Tommy’s quick temper is shown on other occasions, even within their crew. He attempts one night to provoke a young helper named Michael "Spider" Gianco (played by at-the-time unknown, Michael Imperioli). Tommy takes out his pistol and gratuitously shoots Spider in the foot. Shortly thereafter, as Spider is recovering from his wound, Tommy again provokes him; however, Spider surprisingly stands up to Tommy. After Jimmy razzes Tommy regarding the young man’s gumption, Tommy instantly shoots the young man to death.
Violence also begins to invade Henry’s home life. He begins seeing a mistress named Janice Rossi (Gina Mastrogiacomo), and Karen soon finds out about the affair. She wakes him up one night, sitting on top of him with one of his guns pointed at his face, and angrily asks him whether he loves Rossi. A shocked yet confident Henry repeatedly tells Karen that he only loves his wife, until Karen breaks into tears and Henry violently subdues her onto the carpet floor. He in turn threatens her with the gun, saying that he already has enough problems to worry about, such as the possibility of being killed on the streets.
Soon it gets harder to evade the law. Henry and Jimmy are sent to get money from an indebted Florida gambler in Tampa, and they hang him in the lion's den at a public zoo to intimidate him further after a beating doesn't sway the man. Henry, Jimmy, the gambler and most of the crew (except for Tommy) are then arrested, thanks to the gambler's sister, who is a typist for the FBI. However, prison for the mobsters proves to be not that different than having their own small house with free food and drinks. Henry makes drug deals in prison to support his family on the outside, and when he gets out, the crew commits the infamous Lufthansa Heist at JFK airport.
Even after the successful heist, things begin to shake up even more. The crewmembers buy lavish gifts for their girlfriends, wives and families from their share of the stolen money, flaunting them in public. Out of fear of being traced, Jimmy orders anyone involved in the heist to be killed one by one, with the exception of Henry and Tommy. In the meantime, Henry further establishes himself in the drug trade after seeing its high value, and convinces Tommy and Jimmy to join him.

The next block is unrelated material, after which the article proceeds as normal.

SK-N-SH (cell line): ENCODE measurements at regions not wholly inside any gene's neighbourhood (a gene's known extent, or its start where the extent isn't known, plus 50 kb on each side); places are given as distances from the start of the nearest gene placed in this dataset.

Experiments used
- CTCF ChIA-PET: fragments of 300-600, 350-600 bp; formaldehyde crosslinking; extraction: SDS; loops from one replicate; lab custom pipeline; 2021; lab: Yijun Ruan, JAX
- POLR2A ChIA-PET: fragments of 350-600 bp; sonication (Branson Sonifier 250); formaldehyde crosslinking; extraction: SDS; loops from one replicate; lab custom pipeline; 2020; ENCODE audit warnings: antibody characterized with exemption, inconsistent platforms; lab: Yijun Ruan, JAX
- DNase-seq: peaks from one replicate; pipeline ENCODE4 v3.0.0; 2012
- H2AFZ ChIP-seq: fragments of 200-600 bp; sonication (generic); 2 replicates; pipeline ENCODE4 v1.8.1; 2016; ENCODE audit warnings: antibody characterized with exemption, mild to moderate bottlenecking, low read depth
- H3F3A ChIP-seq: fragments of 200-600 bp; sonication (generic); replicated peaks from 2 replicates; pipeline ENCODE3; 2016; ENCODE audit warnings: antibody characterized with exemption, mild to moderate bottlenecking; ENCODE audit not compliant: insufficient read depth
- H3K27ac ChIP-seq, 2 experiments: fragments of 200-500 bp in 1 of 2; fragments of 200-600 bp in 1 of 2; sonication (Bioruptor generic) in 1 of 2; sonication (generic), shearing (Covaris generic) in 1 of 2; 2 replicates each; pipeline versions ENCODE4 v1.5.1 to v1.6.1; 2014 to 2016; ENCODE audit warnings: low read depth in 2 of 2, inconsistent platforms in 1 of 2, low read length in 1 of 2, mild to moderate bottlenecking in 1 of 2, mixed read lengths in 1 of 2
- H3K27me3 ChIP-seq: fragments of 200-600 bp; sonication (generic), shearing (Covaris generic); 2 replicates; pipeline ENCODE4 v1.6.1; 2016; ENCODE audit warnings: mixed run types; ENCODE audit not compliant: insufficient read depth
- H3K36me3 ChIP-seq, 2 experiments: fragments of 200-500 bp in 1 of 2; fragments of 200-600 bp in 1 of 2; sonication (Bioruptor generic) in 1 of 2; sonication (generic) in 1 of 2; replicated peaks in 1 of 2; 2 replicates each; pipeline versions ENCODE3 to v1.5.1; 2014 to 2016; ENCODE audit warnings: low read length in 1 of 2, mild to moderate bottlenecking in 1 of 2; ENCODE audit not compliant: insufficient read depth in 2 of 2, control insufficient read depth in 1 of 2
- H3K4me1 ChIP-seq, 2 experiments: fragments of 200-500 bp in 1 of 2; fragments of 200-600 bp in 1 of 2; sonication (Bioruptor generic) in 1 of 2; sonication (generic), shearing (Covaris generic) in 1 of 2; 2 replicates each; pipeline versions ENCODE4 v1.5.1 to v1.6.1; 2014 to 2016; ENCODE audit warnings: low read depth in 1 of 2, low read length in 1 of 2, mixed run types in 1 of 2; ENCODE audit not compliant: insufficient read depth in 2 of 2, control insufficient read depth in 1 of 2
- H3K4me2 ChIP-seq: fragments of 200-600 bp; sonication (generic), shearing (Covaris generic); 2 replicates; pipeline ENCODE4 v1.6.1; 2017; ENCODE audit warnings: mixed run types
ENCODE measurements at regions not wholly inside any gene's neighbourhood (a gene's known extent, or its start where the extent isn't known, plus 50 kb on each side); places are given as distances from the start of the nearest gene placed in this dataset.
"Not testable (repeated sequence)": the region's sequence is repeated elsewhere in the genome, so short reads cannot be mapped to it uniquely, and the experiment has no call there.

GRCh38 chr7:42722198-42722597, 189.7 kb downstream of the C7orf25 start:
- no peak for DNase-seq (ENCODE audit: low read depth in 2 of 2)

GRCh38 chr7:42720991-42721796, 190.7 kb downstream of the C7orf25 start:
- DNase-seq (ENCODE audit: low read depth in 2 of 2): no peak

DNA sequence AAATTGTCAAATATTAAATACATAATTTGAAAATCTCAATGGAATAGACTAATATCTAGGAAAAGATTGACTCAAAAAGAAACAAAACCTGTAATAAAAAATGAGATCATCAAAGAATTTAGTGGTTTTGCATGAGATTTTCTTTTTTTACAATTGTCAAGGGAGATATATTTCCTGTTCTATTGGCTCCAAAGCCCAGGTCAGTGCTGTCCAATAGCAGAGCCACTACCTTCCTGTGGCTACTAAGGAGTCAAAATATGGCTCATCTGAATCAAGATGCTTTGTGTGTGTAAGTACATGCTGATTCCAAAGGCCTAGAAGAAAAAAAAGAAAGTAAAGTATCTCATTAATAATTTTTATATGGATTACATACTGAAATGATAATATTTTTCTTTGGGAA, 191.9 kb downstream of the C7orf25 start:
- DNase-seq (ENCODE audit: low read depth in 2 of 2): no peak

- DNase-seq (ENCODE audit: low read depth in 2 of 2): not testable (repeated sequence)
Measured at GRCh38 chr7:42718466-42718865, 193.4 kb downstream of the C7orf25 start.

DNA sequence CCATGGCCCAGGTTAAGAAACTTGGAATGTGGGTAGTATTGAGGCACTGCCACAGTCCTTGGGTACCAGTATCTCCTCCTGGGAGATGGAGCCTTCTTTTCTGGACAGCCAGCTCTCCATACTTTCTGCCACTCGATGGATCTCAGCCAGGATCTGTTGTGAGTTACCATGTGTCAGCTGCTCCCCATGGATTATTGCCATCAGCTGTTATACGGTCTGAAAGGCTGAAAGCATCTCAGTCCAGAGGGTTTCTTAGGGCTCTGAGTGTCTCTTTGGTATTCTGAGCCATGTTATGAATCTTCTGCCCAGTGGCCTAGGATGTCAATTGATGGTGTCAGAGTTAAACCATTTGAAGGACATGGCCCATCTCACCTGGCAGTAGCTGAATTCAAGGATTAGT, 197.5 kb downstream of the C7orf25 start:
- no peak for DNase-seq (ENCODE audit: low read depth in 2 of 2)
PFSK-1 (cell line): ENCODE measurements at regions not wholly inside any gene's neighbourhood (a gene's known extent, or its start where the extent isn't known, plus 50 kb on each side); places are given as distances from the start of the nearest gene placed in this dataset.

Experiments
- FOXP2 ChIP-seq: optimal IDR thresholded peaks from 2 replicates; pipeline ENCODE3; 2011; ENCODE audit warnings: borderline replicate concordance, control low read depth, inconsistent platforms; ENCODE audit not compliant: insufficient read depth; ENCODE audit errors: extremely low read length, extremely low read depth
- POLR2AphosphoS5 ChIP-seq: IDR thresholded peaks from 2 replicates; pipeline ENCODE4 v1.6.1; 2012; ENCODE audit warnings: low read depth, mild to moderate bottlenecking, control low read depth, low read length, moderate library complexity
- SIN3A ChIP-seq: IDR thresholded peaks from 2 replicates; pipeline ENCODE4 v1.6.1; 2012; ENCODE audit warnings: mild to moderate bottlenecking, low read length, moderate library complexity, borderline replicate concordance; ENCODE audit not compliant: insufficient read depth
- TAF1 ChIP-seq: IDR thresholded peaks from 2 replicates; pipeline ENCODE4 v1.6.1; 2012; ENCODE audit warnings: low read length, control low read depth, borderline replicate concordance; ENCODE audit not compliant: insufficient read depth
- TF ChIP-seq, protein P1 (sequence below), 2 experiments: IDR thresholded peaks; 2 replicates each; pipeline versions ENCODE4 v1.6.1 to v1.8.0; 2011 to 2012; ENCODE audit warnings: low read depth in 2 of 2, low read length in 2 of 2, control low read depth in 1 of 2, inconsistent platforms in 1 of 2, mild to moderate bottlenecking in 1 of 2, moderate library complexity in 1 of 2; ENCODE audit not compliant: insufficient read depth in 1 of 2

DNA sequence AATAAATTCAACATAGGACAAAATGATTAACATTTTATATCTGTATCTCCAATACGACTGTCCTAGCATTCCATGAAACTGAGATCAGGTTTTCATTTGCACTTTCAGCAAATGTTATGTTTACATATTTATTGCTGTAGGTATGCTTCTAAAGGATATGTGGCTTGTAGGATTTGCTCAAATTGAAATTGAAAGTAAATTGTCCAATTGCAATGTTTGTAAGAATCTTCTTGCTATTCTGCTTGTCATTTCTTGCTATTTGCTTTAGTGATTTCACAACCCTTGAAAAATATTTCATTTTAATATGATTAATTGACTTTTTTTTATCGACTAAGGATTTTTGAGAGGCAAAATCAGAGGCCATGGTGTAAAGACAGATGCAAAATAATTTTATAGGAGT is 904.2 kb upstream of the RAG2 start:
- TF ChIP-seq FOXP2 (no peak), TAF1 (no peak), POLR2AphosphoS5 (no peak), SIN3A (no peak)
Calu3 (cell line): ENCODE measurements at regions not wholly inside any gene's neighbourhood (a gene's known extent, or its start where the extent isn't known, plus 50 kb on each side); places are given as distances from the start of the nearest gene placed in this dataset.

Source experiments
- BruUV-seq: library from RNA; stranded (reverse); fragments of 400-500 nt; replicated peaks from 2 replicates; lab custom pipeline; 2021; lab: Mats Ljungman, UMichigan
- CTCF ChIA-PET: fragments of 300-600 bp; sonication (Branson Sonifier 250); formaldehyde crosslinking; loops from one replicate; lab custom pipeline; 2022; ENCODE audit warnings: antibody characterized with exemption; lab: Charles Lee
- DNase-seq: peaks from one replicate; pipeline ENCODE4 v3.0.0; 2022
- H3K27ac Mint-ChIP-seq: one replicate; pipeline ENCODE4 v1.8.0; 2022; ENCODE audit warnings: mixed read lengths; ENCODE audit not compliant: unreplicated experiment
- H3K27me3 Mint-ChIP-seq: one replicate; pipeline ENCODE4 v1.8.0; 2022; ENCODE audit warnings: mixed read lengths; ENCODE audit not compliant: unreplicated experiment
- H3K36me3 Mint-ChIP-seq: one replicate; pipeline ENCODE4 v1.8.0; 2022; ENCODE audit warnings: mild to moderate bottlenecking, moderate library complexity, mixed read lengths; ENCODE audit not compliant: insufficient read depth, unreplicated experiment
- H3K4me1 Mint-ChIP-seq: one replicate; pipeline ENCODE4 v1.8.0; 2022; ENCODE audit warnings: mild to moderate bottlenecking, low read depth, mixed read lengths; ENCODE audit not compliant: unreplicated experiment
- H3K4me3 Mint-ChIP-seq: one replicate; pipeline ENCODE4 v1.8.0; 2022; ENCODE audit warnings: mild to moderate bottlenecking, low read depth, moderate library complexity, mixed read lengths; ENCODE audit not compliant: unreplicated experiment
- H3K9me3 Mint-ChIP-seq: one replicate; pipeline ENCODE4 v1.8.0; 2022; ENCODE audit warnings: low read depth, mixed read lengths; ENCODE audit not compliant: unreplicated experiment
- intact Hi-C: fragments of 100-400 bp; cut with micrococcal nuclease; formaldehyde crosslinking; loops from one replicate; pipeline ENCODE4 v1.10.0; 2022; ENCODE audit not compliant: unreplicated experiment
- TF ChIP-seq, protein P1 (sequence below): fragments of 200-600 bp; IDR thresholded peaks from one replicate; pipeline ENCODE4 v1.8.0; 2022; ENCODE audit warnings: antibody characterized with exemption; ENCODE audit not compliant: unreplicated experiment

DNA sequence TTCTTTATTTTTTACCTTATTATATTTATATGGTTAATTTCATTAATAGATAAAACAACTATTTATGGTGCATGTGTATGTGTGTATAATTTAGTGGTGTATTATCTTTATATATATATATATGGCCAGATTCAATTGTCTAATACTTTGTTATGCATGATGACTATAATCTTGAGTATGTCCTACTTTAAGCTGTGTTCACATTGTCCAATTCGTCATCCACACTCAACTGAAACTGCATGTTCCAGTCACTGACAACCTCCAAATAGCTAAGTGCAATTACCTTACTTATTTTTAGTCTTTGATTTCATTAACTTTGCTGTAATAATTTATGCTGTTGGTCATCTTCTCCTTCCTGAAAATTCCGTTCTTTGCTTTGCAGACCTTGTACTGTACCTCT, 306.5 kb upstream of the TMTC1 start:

Tommy is then deceived into thinking that he's going to be "made," or become a prominent member of the Mafia. He is instead righteously executed by the Gambino crime family for Billy Batts' murder. Henry and Jimmy can't become "made men", because of Henry's half, and Jimmy's full, Irish heritage.
On Sunday, May 11, 1980, Henry needs to make a big criminal deal with associates in Atlanta. He drives all over town, busy getting his brother from the hospital and cooking food for the family, and is a nervous wreck from lack of sleep and the amount of cocaine he has taken. He is finally caught by narc agents and is sent to jail. When he returns home, Karen tells him that she has flushed what amounted to sixty-thousand dollars worth of cocaine down the toilet to prevent the FBI agents from finding it during their raid. Henry and his family are left virtually penniless.
Henry soon is excluded by Paulie for lying to him about his involvement in the drug trade, and becomes a mole for the FBI while in the Witness Protection Program to protect himself and his family. Henry is motivated to turn state's evidence when he learns that Paulie and Jimmy have set a trap for him in Florida. Although he is clearly thankful for escaping the mafia alive, he says that he will miss the life of organized crime, and laments the fact that he will now going to have to live a law-abiding life. Or as he puts it, "I get to live the rest of my life as a schnook.”
Title cards shown before the closing credits state that Henry returned to narcotics dealing but cleaned himself up, Paul Cicero died in 1988 in prison, and Jimmy Conway (at the time of the film's release) was serving 20 years-to-life in a New York State prison and would not be eligible for parole until 2004 (although he died in 1996 of stomach cancer).